Conan and the Midnight God #1
Writer: Joshua Dysart
Artist: Will Conrad
Colors: Juan Ferreyra
Cover artist: Jason Shawn Alexander
Editors: Scott Allie & Matt Dryer
Publisher: Dark Horse Comics
Price: $2.99 US
From Marvel’s Conan comics to the Ah-nuld movies to The Savage Sword of Conan magazines, I’ve never been one for the barbarian genre. I’ve said this time and time again, so it should come as no surprise that I approached this sword-and-sorcery comic with some trepidation. To my surprise, I found what might be the beginnings of the best Conan story I’ve ever read. Writer Joshua Dysart presents us with a vision of Conan as a conflicted soul, torn in several different directions at once. It’s perhaps the most grounded vision of the warrior king I’ve seen, and I’m surprised to find I’m interested in where Dysart plans to go with the rest of this story. The artwork captures the title hero’s moods perfectly, reinforcing the down-to-earth elements in the story. The plot is fairly simple, but it boasts a political element that drew me into the book a little more as well.
As King Conan approaches his 50th year, sitting upon the throne of Aquilonia, he reflects back on his youth. Even as a teen, he was a fierce and feared warrior who lived for battle and relished every moment he held a blade in his hands. But now, his responsibilities as a king and a husband weight heavy on his time and his mind, and he finds himself longing for carefree but chaotic days filled with battle and adventure. Further souring his mood is the arrival of a diplomatic envoy from the faraway land of Stygia. Under the leadership of Thoth-Amon, the Stygians were mortal enemies, but now, they come in peace, looking to rebuild their devastated realm… or are they?
Will Conrad’s work here reminds me of the style of Cary Nord, which isn’t surprising, since Nord was part of the creative team behind the Conan revival at Dark Horse Comics. The most important part of this story is the depiction of Conan’s moods, and Conrad does an excellent job of conveying his exuberance and energy as a teen and his dissatisfaction and anxiety as a middle-aged man. He’s aided in those efforts by a strong coloring job by Juan Ferreyra. Conan’s youth is characterized by earthy tones tinged with red; it conveys life. A grey pallor looms over Conan’s reign in Aquilonia. Furthermore, the lettering by Comicraft’s Richard Starkings adds brings out the dark and ancient tone of the story. The narrative captions in the opening flashback scene boast a classic look, while Conan’s speech balloons are presented in unusual, harsher shapes to convey his stoic and tough personality.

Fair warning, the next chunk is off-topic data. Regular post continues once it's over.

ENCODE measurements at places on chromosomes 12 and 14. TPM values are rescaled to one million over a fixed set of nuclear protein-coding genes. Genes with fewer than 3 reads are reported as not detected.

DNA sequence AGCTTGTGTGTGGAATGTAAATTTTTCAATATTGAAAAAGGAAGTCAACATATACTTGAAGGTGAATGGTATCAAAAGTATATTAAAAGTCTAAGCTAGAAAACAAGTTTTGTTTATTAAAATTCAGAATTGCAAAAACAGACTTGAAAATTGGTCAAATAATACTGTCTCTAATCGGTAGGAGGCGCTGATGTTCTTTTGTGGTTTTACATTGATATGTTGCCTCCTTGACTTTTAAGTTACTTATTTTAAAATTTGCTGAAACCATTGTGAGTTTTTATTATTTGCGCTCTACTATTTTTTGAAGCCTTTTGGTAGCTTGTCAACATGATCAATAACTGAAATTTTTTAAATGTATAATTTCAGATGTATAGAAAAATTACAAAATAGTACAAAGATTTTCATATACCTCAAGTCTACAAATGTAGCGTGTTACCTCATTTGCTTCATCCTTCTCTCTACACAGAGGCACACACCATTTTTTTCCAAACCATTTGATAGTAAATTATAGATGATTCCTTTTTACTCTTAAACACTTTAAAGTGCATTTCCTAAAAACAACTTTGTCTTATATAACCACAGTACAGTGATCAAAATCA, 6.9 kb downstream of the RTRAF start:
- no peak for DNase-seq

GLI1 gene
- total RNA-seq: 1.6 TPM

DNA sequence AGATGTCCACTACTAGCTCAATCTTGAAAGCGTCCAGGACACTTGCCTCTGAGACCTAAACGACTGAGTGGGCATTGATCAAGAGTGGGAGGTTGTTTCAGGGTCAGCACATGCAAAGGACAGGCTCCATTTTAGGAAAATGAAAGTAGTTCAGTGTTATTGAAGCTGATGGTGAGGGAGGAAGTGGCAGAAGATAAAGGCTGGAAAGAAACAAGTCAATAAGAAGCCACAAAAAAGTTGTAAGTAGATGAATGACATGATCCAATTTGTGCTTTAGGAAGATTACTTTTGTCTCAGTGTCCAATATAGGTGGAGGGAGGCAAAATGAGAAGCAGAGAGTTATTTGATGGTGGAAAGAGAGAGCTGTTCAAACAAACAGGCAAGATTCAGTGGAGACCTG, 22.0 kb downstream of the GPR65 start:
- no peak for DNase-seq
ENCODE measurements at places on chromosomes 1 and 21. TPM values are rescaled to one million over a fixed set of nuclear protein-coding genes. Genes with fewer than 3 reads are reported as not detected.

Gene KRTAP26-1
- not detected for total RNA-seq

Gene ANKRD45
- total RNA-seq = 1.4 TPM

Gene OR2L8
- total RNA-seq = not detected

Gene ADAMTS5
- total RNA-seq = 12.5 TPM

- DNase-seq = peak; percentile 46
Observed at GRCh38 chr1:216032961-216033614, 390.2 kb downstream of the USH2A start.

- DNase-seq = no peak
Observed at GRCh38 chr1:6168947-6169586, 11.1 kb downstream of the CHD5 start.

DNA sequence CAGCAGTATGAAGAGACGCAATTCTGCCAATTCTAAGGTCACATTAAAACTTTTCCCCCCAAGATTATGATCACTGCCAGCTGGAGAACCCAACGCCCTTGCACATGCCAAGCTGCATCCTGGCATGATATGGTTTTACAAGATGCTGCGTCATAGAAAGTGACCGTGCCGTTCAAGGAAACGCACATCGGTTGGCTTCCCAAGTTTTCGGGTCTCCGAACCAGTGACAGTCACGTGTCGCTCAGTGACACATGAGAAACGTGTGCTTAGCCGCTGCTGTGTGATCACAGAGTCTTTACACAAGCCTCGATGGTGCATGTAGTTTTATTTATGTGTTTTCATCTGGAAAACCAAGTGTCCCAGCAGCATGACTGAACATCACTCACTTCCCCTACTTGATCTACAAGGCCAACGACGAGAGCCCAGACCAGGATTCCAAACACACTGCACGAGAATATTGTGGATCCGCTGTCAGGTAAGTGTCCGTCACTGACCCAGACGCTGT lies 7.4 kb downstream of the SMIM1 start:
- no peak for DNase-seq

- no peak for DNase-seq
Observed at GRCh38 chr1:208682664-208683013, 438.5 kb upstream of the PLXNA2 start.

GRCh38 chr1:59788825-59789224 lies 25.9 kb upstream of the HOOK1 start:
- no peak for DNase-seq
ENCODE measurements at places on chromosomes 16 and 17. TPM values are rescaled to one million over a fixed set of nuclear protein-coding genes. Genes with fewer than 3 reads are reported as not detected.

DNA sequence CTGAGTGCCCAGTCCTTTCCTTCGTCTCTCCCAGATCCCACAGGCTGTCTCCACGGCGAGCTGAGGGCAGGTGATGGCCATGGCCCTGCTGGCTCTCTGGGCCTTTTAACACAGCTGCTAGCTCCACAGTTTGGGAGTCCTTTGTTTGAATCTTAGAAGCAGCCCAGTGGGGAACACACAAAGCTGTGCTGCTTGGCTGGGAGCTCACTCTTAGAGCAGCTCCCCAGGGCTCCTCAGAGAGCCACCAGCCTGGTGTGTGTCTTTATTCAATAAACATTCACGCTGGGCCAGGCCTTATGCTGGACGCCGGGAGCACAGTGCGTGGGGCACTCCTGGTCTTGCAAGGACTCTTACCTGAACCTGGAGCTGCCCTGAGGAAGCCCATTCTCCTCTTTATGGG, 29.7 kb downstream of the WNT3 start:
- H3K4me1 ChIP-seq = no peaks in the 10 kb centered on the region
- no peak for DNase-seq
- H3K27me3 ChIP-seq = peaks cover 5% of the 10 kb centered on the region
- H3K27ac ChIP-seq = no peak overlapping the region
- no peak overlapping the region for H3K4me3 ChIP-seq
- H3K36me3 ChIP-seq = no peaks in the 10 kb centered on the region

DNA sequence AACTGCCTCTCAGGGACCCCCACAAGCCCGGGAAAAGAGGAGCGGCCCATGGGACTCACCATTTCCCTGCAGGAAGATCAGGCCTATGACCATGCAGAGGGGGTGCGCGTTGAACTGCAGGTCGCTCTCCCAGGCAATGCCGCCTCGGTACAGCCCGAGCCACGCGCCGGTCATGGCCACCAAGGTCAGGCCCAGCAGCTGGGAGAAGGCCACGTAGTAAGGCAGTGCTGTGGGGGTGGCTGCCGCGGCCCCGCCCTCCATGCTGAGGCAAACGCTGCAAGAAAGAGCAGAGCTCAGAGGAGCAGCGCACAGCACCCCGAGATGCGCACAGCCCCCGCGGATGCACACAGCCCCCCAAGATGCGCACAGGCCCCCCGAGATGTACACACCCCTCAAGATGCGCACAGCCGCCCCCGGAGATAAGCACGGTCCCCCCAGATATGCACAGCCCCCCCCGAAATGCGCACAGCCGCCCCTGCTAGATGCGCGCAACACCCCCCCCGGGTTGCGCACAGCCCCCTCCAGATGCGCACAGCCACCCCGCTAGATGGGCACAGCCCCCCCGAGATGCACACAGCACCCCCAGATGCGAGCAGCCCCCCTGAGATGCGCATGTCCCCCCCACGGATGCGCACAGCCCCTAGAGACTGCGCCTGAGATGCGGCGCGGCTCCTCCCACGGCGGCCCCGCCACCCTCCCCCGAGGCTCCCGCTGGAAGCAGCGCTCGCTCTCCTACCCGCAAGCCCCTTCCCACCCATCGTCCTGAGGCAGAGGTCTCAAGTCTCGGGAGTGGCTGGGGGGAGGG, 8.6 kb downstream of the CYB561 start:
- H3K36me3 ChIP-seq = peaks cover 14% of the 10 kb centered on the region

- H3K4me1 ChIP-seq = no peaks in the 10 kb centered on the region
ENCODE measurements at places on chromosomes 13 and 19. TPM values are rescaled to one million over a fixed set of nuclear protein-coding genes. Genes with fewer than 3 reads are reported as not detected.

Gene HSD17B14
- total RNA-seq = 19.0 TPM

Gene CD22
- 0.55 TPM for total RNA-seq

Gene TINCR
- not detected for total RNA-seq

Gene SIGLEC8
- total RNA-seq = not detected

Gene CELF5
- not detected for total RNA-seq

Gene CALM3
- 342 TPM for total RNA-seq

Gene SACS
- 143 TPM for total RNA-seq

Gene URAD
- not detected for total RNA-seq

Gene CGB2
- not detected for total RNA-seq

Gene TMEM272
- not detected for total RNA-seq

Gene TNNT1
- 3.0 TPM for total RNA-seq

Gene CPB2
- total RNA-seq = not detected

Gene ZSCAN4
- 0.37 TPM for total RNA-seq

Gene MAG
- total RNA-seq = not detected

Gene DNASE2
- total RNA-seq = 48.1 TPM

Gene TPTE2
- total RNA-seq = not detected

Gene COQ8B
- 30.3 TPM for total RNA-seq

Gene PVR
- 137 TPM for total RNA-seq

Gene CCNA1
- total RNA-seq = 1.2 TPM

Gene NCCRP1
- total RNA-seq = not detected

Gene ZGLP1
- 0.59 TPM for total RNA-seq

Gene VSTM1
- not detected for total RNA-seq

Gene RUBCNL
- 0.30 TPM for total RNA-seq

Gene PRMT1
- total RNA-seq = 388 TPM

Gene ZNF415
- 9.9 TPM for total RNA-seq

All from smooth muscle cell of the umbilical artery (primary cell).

The central conflict is an emotional one for the title character, but the plot is dressed up with a region that’s on the brink of war. The Stygians’ pretense of diplomacy is clearly a ruse in order to plan the seed for war. If it was just Conan’s land versus theirs, it wouldn’t be as interesting, but in order to wage war, Conan must cross other territories, and not everyone welcomes the notion of a bloody conflict like Conan and the Stygians do. There are also those loyal to Conan who feel peace is something worth preserving, so there’s potential for plenty of side conflicts on the road to war. Dysart adeptly brings the more challenging notion of international affairs to life in an almost alien setting.
I’m not sure who the Midnight God is yet, but if Dark Horse was looking for an alternative title for this five-issue limited series, it could have gone with Conan’s Mid-Life Crisis. Yeah, sounds too goofy for the tone of the story, but it’s not altogether an inaccurate description of this story. Conan should be happy. He has a wife (and queen) whom he loves, and he has a child on the way. He has conquered the land he once helped to invade as a teen, but being king doesn’t seem to satisfy him. He longs to wage war, to roam the land doing battle with evil. He clearly feels trapped by his responsibilities, both regal and familial. His resentment is palpable and makes sense, but ultimately, Conan is the villain of this story, or at least one of them. He wrestles with what he sees as his true calling and with the responsibilities that most men must take on. This flawed and conflicted vision of the Cimmerian warrior is a compelling one. I look forward to see if Dysart follows up on these same ideas and themes in subsequent issues. 7/10